According to this embodiment, preferably, the second control unit performs the second control operation while the maximum voltage is being applied to the moving mechanism through the first control unit.

According to this embodiment, the detecting unit may include a measuring unit for measuring the amount of returning light that is emitted from the light source and is then reflected by the light focusing element, and the first or second control unit may perform the control operation on the basis of the amount of returning light measured by the measuring unit.

According to this embodiment, the light focusing element may include a solid immersion lens.

According to this embodiment, preferably, the light emitted from the light source is blue or blue-violet laser light.

According to another embodiment of the present invention, there is provided an optical disk apparatus including the following elements. A light source emits light. A light focusing element arranged so as to be opposed to a disk on which a signal is recordable is capable of focusing the light emitted from the light source as near-field light on the disk. A moving mechanism is configured to move the light focusing element closer to or farther away from the disk on the basis of a change in voltage. A detecting unit is configured to detect a state where the moving mechanism approaches the light focusing element to the disk such that the distance between the light focusing element and the disk is equal to a first distance where the light is focused as near-field light on the disk through the light focusing element and outputting a detection signal upon detecting the state. A holding unit is configured to hold a voltage applied to the moving mechanism in response to the detection signal output from the detecting unit. The holding unit is capable of releasing the held voltage. A first control unit is configured to perform a first control operation of applying a voltage, whose maximum value is equal to the held voltage, to the moving mechanism so that the distance between the light focusing element and the disk is equal to or smaller than the first distance while the held voltage is released. A second control unit is configured to perform a second control operation of controlling the distance between the light focusing element and the disk to a second distance smaller than the first distance on the basis of the detection signal while the distance therebetween is equal to or smaller than the first distance. A writing/reading mechanism is capable of performing at least one of writing and reading of the signal to/from the disk while the distance therebetween is being controlled to the second distance through the second control unit.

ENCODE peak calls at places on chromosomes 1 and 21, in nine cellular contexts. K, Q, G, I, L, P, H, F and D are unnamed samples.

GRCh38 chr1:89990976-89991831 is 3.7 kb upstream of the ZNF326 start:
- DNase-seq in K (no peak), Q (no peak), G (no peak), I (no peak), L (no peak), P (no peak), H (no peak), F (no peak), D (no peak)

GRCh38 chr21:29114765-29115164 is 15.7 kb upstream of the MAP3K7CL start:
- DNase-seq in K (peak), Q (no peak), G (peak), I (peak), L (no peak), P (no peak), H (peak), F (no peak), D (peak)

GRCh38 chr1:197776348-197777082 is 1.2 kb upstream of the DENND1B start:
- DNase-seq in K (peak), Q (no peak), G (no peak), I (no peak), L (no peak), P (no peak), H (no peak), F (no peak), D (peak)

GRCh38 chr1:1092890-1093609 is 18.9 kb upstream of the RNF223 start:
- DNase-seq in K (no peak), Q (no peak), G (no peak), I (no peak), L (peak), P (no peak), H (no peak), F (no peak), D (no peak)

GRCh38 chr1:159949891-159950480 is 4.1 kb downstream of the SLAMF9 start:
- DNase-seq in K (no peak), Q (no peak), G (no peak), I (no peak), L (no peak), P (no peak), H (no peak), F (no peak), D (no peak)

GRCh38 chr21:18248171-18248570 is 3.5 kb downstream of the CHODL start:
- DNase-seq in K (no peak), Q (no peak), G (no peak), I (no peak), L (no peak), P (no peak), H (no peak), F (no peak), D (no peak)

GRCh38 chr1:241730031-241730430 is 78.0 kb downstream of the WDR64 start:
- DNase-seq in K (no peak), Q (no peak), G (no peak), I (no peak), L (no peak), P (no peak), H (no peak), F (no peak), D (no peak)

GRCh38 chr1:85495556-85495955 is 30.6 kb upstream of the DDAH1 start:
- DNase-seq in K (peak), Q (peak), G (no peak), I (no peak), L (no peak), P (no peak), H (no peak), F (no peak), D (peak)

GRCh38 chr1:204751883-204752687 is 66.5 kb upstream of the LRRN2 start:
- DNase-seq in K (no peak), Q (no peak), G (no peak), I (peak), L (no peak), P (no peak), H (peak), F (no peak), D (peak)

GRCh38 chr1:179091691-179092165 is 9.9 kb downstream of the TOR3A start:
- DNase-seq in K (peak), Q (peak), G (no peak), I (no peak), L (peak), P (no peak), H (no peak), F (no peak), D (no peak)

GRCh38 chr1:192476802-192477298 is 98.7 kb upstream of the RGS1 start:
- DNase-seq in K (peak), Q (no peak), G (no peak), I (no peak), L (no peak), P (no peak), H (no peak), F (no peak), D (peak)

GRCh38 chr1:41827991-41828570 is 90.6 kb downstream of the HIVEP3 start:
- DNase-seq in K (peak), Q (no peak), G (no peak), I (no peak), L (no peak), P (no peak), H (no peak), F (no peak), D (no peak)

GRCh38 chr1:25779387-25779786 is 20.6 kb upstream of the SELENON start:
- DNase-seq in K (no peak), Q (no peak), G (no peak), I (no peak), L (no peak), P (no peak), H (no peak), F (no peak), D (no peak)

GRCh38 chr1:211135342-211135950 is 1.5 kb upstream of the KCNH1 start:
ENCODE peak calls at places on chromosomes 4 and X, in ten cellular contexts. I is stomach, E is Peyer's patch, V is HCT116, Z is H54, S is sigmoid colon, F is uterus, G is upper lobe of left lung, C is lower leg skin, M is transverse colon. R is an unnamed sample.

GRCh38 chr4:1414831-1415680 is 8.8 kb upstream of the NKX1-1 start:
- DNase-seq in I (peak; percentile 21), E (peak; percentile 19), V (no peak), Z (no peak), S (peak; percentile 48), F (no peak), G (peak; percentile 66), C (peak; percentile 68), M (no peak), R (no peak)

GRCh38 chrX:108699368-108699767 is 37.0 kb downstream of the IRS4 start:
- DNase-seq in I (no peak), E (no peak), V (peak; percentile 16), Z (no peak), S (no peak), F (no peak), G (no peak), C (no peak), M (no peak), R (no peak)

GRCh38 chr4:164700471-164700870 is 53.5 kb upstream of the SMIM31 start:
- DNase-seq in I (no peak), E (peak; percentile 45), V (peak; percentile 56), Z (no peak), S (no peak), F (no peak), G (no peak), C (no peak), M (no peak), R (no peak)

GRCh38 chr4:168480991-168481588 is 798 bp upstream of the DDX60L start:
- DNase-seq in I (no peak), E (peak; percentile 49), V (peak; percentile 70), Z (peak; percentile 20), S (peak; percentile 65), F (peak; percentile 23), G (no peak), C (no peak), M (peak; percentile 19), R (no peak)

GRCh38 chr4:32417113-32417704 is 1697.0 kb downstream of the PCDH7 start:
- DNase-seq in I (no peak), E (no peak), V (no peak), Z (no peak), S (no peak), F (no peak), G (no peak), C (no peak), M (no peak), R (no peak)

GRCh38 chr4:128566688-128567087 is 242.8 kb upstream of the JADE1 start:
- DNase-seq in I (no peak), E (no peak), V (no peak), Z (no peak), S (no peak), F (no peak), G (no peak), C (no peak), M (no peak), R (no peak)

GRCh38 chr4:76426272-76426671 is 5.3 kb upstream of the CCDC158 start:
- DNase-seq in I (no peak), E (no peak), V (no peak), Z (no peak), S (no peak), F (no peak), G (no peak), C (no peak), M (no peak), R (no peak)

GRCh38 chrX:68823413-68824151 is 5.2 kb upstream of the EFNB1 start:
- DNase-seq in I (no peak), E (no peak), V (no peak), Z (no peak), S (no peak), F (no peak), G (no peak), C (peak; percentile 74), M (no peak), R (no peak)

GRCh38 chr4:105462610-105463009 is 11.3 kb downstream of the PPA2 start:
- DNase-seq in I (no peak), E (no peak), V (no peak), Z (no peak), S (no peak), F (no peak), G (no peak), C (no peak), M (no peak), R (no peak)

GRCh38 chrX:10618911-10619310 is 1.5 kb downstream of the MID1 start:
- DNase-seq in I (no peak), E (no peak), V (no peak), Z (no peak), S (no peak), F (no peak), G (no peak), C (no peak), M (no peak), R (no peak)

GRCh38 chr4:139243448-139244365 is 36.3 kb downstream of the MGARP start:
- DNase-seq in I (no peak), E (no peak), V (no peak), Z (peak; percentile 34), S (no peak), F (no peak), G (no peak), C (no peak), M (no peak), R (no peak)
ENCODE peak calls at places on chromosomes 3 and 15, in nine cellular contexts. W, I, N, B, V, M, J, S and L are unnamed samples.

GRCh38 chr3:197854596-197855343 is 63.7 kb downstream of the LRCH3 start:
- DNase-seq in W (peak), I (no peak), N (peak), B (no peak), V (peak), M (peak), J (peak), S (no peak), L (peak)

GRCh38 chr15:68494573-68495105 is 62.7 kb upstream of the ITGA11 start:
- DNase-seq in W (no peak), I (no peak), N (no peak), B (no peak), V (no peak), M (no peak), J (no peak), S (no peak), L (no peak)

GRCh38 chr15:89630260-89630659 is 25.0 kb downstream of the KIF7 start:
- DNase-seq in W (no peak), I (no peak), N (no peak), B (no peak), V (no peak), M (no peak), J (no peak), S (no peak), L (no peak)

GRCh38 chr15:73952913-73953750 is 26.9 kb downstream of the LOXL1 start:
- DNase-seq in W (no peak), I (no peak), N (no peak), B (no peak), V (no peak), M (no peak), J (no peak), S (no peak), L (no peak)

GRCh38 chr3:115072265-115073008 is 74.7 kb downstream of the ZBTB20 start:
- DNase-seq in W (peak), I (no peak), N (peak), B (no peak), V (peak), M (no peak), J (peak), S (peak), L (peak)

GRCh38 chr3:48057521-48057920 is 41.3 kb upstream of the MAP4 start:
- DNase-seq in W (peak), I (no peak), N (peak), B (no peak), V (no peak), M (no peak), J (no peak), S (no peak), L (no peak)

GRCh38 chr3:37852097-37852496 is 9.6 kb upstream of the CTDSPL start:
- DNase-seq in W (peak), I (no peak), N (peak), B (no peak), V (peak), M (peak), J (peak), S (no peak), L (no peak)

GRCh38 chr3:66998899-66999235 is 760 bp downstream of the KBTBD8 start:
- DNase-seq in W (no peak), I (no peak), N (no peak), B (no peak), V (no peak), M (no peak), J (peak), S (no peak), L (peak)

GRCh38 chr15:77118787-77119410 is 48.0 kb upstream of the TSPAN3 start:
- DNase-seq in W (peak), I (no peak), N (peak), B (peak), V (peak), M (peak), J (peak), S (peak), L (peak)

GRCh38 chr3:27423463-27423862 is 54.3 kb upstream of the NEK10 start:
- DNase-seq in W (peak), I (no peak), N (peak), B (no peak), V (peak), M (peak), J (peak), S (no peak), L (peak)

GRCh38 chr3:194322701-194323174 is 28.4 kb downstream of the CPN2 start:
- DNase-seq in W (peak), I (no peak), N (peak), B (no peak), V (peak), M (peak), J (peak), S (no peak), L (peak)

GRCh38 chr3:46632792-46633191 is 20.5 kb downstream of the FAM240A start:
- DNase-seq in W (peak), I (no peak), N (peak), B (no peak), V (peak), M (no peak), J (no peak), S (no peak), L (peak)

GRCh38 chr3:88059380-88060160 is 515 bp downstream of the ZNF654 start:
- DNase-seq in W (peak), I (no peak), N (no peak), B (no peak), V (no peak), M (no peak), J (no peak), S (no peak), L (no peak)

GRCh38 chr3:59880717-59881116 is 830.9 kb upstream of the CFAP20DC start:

According to this embodiment, the optical disk apparatus may further include a switch for switching from the first control operation by the first control unit to the second control operation by the second control unit in response to a detection signal output from the detecting unit.

According to this embodiment, the second control unit may perform the second control operation while the maximum voltage is being applied to the moving mechanism through the first control unit.

According to this embodiment, the detecting unit may include a measuring unit for measuring the amount of returning light that is emitted from the light source and is then reflected by the light focusing element, and the first or second control unit may perform the control operation on the basis of the amount of returning light measured by the measuring unit.

According to this embodiment, the light focusing element may include a solid immersion lens.

According to this embodiment, preferably, the light emitted from the light source is blue or blue-violet laser light.

According to another embodiment of the present invention, there is provided a method for driving an optical disk drive including a light source that emits light, a light focusing element which is arranged so as to be opposed to a disk on which a signal is recordable and is capable of focusing the light emitted from the light source as near-field light on the disk, and a moving mechanism for moving the light focusing element closer to or farther away from the disk on the basis of a change in voltage. The method includes the steps of: detecting a state where the moving mechanism approaches the light focusing element to the disk such that the distance between the light focusing element and the disk is equal to a first distance where the light is focused as near-field light on the disk through the light focusing element; outputting a detection signal when the state is detected; holding a voltage applied to the moving mechanism in response to the detection signal; releasing the held voltage; performing a first control operation of applying a voltage, whose maximum value is equal to the held voltage, to the moving mechanism so that the distance between the light focusing element and the disk is equal to or smaller than the first distance while the held voltage is released; and performing a second control operation of controlling the distance between the light focusing element and the disk to a second distance smaller than the first distance on the basis of the detection signal while the distance therebetween is equal to or smaller than the first distance.